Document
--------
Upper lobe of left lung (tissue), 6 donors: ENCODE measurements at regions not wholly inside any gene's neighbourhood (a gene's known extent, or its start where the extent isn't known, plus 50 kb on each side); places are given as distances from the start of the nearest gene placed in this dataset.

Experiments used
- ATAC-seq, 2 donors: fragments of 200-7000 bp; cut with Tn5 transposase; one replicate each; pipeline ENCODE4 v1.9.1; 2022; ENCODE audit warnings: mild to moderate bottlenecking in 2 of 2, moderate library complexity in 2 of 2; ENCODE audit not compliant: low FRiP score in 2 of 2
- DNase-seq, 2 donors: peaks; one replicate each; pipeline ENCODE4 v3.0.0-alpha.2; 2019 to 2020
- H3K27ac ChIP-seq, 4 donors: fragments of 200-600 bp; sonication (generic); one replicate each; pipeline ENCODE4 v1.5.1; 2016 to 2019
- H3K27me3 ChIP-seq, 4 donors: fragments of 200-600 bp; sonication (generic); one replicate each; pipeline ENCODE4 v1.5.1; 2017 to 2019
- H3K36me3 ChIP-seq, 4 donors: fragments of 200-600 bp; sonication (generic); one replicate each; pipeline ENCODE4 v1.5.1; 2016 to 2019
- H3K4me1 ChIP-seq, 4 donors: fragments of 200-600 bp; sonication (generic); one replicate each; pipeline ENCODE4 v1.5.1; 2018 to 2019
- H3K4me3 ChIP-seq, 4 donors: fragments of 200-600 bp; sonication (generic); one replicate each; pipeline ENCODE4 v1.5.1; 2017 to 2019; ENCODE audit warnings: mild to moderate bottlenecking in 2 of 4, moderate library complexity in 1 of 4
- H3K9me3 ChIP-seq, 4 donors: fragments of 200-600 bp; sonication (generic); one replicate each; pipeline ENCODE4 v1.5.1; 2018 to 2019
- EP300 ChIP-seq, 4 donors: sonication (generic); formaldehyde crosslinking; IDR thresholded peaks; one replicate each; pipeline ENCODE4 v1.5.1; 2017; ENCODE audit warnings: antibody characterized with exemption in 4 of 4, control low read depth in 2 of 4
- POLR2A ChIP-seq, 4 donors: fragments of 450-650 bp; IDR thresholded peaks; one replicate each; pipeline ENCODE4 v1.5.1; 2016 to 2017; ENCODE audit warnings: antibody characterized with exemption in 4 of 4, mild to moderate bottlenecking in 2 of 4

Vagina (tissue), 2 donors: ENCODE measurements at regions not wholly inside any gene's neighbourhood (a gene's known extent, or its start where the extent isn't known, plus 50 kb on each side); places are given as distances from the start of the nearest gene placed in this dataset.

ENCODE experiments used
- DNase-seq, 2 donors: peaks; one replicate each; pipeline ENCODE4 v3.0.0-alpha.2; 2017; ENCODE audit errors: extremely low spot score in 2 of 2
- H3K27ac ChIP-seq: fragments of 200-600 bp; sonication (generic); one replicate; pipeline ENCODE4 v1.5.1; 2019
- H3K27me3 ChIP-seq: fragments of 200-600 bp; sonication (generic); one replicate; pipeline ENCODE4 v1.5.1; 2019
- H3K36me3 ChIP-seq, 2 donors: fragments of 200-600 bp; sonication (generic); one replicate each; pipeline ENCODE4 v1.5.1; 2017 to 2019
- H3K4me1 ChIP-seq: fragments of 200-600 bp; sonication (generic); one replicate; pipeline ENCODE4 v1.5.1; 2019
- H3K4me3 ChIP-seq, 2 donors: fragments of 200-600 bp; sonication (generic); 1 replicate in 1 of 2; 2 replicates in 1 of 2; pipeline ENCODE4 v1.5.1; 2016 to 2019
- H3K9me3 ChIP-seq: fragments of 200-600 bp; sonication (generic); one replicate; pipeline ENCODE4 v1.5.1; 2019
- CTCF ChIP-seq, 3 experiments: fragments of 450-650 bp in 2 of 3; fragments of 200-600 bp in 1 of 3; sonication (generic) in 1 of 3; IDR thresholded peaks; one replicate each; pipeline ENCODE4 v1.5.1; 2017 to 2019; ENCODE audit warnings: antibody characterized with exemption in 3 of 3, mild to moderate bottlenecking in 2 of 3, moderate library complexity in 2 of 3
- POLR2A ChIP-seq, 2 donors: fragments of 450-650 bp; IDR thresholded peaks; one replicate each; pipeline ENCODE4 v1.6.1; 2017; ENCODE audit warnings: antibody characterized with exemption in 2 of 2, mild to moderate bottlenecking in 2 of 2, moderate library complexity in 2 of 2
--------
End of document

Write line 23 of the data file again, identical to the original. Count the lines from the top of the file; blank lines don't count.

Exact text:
- POLR2A ChIP-seq, 2 donors: fragments of 450-650 bp; IDR thresholded peaks; one replicate each; pipeline ENCODE4 v1.6.1; 2017; ENCODE audit warnings: antibody characterized with exemption in 2 of 2, mild to moderate bottlenecking in 2 of 2, moderate library complexity in 2 of 2